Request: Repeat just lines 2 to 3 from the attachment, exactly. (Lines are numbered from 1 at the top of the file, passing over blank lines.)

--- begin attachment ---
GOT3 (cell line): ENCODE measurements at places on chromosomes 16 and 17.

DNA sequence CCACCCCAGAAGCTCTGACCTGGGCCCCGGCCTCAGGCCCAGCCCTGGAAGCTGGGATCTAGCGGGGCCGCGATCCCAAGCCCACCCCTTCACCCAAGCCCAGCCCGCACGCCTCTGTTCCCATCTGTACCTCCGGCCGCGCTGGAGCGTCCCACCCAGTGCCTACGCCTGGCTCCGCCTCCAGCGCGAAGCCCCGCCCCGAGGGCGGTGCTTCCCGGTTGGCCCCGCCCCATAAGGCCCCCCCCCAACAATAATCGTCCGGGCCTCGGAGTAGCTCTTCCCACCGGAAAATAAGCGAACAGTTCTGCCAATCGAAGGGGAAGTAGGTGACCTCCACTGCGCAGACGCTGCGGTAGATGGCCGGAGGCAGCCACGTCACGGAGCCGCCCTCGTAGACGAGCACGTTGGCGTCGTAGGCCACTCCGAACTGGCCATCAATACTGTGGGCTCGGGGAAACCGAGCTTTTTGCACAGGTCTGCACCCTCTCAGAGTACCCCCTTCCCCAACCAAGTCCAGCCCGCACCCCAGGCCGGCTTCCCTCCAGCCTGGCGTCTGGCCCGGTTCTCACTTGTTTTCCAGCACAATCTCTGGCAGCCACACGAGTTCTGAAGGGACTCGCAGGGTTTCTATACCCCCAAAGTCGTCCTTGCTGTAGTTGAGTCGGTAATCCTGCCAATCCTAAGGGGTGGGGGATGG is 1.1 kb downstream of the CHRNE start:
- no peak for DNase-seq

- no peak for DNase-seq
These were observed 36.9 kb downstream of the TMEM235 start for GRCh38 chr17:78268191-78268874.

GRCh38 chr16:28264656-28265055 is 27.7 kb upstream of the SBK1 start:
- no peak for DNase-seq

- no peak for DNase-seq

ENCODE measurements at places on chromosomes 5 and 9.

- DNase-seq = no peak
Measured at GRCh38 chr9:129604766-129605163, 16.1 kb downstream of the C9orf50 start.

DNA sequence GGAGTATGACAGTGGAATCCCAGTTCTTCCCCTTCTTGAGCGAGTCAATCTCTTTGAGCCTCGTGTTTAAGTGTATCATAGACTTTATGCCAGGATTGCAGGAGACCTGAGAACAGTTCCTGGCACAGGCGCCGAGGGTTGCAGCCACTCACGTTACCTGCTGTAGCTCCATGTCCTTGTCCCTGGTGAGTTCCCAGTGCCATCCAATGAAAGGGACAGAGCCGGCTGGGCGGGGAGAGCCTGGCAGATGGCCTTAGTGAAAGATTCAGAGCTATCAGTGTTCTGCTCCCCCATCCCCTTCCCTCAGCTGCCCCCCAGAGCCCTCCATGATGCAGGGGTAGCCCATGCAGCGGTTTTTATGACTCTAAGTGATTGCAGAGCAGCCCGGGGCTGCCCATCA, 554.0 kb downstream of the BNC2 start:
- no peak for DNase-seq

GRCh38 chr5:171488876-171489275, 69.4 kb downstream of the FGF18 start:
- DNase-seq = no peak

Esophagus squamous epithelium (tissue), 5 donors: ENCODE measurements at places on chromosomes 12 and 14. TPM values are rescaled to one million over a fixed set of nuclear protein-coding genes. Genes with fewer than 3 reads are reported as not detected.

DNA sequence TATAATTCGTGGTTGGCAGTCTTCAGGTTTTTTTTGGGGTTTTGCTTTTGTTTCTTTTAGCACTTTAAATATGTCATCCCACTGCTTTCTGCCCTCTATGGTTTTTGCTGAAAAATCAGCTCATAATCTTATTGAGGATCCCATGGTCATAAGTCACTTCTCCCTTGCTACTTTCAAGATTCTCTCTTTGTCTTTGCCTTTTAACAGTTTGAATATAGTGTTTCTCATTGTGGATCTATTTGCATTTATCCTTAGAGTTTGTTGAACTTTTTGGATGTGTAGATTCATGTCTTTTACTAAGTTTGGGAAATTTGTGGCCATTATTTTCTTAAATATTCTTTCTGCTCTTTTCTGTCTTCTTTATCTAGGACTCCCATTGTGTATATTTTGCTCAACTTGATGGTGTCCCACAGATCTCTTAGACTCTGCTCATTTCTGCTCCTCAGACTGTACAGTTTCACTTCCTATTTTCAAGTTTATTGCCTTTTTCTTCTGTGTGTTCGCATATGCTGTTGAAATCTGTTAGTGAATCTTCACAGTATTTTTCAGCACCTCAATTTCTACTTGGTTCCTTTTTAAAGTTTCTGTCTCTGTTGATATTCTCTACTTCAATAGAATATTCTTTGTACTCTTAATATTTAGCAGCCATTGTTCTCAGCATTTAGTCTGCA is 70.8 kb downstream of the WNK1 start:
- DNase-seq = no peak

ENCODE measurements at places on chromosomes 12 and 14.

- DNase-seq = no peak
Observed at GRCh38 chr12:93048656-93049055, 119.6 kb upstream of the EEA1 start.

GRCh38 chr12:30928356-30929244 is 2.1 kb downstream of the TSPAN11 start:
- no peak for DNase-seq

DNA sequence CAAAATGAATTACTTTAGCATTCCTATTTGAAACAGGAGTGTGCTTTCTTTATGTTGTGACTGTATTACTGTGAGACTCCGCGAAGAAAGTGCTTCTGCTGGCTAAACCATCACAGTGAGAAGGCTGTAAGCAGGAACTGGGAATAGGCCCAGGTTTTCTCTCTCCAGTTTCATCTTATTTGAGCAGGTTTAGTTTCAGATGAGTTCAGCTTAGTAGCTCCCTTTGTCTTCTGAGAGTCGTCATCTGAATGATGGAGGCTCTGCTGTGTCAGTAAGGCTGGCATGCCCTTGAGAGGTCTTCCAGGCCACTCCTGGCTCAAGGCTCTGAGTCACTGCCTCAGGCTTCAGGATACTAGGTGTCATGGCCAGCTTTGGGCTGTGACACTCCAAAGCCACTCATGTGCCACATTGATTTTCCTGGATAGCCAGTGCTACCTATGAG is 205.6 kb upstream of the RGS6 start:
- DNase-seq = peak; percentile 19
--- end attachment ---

DNA sequence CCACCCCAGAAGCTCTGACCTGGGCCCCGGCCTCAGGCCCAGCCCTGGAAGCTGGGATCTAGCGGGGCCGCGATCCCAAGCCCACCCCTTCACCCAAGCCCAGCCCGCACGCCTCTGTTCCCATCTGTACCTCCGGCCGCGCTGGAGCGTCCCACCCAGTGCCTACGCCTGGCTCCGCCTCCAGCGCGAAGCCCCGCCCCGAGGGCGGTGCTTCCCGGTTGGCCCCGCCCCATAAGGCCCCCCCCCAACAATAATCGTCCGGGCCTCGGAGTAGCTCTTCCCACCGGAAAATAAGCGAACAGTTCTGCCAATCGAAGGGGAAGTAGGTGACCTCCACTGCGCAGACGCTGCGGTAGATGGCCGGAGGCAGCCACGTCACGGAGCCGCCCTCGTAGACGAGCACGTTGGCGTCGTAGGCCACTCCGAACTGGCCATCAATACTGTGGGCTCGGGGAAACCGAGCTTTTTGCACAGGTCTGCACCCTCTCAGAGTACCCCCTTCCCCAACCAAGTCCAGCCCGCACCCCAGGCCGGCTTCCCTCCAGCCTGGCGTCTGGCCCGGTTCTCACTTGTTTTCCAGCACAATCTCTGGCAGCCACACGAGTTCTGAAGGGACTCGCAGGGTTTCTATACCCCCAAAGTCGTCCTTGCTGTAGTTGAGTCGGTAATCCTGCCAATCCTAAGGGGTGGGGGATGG is 1.1 kb downstream of the CHRNE start:
- no peak for DNase-seq